Your iPhone offers a number of different ways to communicate with people. One of the more interesting options available is FaceTime, which allows you to make video calls with other people that also have a device that supports FaceTime.
But there are a lot of privacy and security issues that video calling can enable, so you might decide to disable FaceTime on an iPhone to prevent these issues. Fortunately there is a Restrictions feature on the iPhone that allows you to control the use of certain apps and block certain content.
Prevent FaceTime Use on an iPhone
The steps below focus on disabling access to the FaceTime app on an iPhone. You will be directed to a Restrictions menu, where you will need to create a passcode. Anyone that knows this passcode will be able to enter the Restrictions menu and change the settings, so make sure to select a passcode that cannot be easily guessed, such as an address or birthday.
Step 1: Touch the Settings icon.
Step 2: Select the General option.
Step 3: Scroll down and touch the Restrictions button.
Step 4: Touch the Enable Restrictions button at the top of the screen.
Step 5: Create a Restrictions Passcode that will be required when you want to access this menu in the future.
Step 6: Re-enter the passcode to confirm it.
Step 7: Touch the button to the right of FaceTime to disable access to the feature. You will know that it is blocked when there is no green shading around the button, as in the image below.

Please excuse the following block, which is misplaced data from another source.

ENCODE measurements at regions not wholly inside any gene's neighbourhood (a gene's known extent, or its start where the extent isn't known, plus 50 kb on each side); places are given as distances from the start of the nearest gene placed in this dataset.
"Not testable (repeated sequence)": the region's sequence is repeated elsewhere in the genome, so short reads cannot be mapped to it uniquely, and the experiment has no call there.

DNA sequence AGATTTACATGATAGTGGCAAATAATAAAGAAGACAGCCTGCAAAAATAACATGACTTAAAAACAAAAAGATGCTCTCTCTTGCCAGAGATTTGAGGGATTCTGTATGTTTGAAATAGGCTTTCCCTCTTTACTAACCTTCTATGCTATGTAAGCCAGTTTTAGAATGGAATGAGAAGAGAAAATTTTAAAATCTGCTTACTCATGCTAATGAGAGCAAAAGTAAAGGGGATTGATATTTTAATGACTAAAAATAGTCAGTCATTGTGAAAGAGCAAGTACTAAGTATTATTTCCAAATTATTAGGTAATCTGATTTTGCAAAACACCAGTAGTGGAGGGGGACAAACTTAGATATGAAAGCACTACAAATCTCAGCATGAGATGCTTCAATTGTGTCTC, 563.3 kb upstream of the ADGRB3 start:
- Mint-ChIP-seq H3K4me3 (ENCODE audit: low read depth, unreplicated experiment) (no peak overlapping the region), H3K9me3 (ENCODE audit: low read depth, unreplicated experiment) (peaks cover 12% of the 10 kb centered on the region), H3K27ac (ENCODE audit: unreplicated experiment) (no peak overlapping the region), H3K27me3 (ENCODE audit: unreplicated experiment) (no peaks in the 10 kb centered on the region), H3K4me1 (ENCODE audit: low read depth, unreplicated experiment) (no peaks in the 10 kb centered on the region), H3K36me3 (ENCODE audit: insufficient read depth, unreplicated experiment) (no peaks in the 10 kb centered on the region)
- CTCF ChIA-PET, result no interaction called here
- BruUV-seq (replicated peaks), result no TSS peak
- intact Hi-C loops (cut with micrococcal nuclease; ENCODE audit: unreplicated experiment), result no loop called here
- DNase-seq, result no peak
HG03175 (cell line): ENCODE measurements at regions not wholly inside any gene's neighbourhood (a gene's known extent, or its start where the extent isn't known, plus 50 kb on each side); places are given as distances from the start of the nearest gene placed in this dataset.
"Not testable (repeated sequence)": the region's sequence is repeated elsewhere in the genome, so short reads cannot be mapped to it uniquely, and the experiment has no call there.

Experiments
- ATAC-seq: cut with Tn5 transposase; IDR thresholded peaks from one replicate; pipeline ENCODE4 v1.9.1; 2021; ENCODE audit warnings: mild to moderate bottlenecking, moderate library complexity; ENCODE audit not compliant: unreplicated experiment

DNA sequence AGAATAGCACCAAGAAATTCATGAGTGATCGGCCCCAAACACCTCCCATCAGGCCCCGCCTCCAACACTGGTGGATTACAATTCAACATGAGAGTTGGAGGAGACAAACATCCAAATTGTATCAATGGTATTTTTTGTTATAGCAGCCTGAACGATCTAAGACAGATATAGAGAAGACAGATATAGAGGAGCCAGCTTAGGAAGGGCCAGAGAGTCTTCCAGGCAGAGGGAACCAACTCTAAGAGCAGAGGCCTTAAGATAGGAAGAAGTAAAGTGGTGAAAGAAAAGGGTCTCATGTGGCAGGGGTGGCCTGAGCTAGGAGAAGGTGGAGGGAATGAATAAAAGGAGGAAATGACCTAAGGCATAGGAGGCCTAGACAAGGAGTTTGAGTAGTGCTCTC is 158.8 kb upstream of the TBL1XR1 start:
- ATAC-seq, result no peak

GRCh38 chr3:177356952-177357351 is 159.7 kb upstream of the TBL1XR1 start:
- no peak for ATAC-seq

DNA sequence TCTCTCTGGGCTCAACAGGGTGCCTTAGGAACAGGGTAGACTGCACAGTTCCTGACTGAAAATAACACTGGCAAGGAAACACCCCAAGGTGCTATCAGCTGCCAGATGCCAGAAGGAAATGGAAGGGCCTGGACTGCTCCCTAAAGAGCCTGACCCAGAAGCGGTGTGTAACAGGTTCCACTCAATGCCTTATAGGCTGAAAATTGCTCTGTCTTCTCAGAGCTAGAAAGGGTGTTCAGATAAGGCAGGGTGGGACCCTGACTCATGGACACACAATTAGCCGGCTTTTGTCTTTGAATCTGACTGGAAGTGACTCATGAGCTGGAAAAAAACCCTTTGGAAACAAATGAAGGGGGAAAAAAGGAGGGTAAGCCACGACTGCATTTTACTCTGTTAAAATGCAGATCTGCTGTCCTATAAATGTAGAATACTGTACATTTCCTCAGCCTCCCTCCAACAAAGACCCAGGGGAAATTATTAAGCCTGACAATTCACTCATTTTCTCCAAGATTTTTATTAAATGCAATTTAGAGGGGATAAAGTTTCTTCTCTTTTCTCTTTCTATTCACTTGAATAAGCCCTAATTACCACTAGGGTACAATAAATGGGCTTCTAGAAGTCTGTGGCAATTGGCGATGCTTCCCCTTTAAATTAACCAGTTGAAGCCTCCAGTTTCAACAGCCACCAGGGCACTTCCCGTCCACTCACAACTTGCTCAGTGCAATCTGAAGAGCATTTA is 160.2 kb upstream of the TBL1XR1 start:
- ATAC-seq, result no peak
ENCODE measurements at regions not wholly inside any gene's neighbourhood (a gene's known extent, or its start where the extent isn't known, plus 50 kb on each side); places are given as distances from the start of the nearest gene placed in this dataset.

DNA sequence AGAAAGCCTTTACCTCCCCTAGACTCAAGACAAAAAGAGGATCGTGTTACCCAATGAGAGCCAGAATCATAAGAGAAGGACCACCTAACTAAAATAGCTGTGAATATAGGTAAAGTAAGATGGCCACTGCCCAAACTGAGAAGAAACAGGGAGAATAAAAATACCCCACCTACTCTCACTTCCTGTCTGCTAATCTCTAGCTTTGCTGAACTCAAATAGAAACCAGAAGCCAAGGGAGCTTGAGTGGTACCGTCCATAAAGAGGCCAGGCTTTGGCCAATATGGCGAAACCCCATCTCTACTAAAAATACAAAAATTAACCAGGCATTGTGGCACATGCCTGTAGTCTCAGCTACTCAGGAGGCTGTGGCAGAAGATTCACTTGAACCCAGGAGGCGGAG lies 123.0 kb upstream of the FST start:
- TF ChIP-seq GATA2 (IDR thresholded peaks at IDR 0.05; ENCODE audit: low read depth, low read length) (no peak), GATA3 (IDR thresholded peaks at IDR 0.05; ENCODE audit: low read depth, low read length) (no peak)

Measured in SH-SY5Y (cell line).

If you are worried about FaceTime’s data usage, you can elect to simply retrict it to Wi-Fi instead of disabling it entirely. This article will explain how to configure your iPhone so that certain apps won’t use cellular data.
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Matthew Burleigh has been writing tech tutorials since 2008. His writing has appeared on dozens of different websites and been read over 50 million times.
After receiving his Bachelor’s and Master’s degrees in Computer Science he spent several years working in IT management for small businesses. However, he now works full time writing content online and creating websites.
His main writing topics include iPhones, Microsoft Office, Google Apps, Android, and Photoshop, but he has also written about many other tech topics as well.